Steve Barclay has been accused of playing politics at the expense of people’s health after he announced plans which could see trans women prevented from using female-only hospital wards.
The Royal College of Nursing suggested the Health Secretary was courting controversy with his speech to the Conservative Party Conference while LGBTQ+ charity Stonewall branded the approach “unworkable” and said it could make healthcare for trans women “humiliating and dangerous”.
Mr Barclay told those gathered in Manchester on Tuesday that he would look into changing the NHS constitution to address concerns about trans women using wards intended for biologically female patients.
The move – which has been backed by Home Secretary Suella Braverman – would offer the same for male-only wards and trans men, and Mr Barclay said he will open a consultation around the changes.
NHS Providers, which represents health trusts, has warned that any proposed changes to the health service constitution “should have improving inclusivity at the heart of what they do and be subject to wide conversations and consultation”.
Also on Tuesday, Science, Innovation and Technology Secretary Michelle Donelan announced a review into the use of sex and gender questions in scientific research and statistics, including in public bodies, warning the “guiding light” of science is under attack from the “slow creep of wokeism”.
Mr Barclay said the changes he had proposed would ensure that patients’ requests to have intimate care provided by someone of the same sex are respected.
He said he had already undertaken similar work, pointing to an intervention on “unacceptable changes to the NHS website that erased women from conditions such as cervical cancer”, and stopping the NHS from making staff declare their pronouns.
He added: “That is why today I am going further, by announcing that we will change the NHS constitution following a consultation later this year to make sure we respect the privacy, dignity and safety of all patients, recognise the importance of different biological needs and protect the rights of women.”
Outside the conference hall, Mr Barclay added: “We need a common-sense approach to sex and equality issues in the NHS – that is why today I am announcing proposals for clearer rights for patients.
“And I can today confirm that sex-specific language has now been fully restored to online health advice pages about cervical and ovarian cancer and the menopause. It is vital that women’s voices are heard in the NHS and the privacy, dignity and safety of all patients are protected.”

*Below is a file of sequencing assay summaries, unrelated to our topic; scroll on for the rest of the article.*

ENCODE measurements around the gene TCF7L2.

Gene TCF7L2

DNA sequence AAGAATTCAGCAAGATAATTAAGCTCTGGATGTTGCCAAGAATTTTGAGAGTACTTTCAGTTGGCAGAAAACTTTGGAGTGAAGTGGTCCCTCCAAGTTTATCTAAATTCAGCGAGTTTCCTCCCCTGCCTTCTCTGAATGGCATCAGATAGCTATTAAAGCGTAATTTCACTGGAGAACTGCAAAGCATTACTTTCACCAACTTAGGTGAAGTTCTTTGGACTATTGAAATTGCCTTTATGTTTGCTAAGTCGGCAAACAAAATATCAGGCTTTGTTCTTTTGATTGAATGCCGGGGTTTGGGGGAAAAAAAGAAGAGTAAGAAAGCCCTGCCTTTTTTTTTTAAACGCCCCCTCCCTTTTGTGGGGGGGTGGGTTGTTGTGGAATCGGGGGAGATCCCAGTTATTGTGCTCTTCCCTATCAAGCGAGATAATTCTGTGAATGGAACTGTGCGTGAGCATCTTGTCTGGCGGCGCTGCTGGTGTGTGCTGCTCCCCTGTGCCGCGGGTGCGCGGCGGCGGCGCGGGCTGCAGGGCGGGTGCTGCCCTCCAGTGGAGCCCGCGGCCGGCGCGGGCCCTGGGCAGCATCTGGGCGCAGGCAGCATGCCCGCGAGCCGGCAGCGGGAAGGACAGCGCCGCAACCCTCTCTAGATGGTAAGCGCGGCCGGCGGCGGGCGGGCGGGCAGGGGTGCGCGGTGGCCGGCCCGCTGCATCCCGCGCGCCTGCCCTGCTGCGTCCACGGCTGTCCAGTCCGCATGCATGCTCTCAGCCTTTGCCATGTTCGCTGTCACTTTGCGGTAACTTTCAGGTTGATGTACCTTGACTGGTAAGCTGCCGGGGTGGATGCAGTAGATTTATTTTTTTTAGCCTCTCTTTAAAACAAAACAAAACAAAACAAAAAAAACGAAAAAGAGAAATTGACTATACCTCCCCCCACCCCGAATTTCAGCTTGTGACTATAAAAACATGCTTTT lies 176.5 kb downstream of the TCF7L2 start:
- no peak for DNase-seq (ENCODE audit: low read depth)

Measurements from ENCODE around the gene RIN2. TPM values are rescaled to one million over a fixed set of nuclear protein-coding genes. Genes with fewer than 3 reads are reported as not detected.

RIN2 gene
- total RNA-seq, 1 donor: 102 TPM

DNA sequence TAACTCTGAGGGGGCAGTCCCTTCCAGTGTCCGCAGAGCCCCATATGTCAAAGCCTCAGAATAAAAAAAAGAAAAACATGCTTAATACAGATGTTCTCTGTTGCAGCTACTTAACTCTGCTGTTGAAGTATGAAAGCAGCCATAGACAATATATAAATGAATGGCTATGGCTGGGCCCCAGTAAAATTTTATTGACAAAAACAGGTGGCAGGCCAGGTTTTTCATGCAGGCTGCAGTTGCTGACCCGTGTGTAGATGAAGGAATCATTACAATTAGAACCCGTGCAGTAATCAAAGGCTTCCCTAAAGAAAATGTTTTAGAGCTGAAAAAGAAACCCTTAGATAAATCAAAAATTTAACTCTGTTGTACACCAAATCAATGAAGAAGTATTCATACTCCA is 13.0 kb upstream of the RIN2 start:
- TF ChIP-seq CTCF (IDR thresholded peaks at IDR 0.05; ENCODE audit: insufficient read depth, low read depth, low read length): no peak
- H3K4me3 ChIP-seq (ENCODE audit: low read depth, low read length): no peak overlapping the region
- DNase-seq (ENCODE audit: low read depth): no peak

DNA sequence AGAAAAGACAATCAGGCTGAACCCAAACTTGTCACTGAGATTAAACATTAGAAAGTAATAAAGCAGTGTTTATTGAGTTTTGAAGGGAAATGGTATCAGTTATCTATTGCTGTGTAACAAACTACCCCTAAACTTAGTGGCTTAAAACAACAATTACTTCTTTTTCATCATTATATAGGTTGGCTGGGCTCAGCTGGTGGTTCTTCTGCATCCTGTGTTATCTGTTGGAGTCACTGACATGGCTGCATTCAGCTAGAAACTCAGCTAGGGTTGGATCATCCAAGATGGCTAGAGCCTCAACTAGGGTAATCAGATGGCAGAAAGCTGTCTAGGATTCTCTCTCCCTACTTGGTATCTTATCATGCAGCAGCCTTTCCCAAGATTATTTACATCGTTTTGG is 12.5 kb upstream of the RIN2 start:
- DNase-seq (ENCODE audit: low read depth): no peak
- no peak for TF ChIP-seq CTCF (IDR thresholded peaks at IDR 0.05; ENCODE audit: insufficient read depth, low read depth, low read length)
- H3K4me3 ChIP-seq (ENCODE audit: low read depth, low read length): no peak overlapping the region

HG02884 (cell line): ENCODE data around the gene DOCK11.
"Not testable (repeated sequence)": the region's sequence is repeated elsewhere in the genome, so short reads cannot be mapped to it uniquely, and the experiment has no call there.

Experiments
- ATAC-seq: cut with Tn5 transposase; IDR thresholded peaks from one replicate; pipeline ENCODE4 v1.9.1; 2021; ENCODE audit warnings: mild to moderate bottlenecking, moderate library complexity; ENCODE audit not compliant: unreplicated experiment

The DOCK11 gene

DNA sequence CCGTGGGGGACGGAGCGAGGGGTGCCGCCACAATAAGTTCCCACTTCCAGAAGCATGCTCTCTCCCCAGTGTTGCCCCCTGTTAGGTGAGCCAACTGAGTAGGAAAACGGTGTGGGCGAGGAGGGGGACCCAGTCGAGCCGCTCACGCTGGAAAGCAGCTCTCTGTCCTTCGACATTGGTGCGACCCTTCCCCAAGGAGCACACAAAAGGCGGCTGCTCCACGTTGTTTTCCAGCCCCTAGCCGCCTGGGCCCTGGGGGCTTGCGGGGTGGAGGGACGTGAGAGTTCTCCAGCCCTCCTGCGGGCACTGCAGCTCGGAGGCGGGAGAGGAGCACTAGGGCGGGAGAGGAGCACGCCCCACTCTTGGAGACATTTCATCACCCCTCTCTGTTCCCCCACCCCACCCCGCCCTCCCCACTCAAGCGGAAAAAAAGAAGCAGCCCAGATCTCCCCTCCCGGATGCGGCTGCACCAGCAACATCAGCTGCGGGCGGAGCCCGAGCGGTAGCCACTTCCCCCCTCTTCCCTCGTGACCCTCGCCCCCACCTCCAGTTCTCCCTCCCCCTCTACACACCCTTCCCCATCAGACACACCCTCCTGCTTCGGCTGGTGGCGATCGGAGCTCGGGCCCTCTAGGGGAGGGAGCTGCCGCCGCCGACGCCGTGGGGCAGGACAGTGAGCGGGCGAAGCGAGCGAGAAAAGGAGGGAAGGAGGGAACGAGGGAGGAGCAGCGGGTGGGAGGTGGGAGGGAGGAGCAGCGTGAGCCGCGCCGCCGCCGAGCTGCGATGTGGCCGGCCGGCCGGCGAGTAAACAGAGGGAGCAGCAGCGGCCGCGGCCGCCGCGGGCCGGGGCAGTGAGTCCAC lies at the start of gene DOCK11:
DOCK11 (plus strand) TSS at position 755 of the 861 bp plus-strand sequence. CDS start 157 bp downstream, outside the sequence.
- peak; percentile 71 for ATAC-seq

But Royal College of Nursing chief nurse Professor Nicola Ranger suggested Mr Barclay was playing politics and had failed to tackle other issues “head on” in his speech, such as staffing levels.
She said: “The Health Secretary should not play politics and court controversy at the expense of people’s health and good care, including plans that can actively deter trans individuals from accessing services.
“The single factor that has the greatest impact on the quality of your care and your experience as a patient is the number of staff on duty. But things are heading in the wrong direction, despite an ambitious plan, and today’s speech did not address the nurse vacancy issue head-on.
A spokesperson for Stonewall said: “This is a cynical attempt by the Secretary of State to ‘look busy’ instead of getting on with the graft of implementing the Women’s Health Strategy, and, besides being unworkable, all it will achieve is to restrict access to healthcare for trans women, by making it humiliating and dangerous.”
Backing her party colleague, Ms Braverman told broadcasters on a visit to Bolton: “Trans women have no place in women’s wards or indeed any safe space relating to biological women.
“And the Health Secretary is absolutely right to clarify and make it clear that biological men should not have treatments in the same wards and in the same safe spaces as biological women.
“This is about protecting women’s dignity, and women’s safety and women’s privacy. And that’s why I’m incredibly supportive and I welcome the announcement today by the Health Secretary.”
Ms Donelan, in her speech to the conference, said the review she was announcing will be conducted by Professor Alice Sullivan of UCL and will “produce robust guidance within six months”.
She said any “credible scientist will tell you that gender and sex are two different things”, insisting the party will “not sit idly by and watch an intolerant few stifle the light of science that leads us in the right direction”.
She added: “We are safeguarding scientific research from the denial of biology and the steady creep of political correctness. We are taking a stand before it suffocates Britain’s very identity and our values entirely. This is why we are depoliticising science.”
Elsewhere in his speech, Mr Barclay confirmed reports that he would announce the creation of three new medical schools at the University of Worcester, the University of Chester and Brunel University in Uxbridge, west London.
He also announced a £30 million fund aimed at speeding up the adoption of new technology within the NHS.
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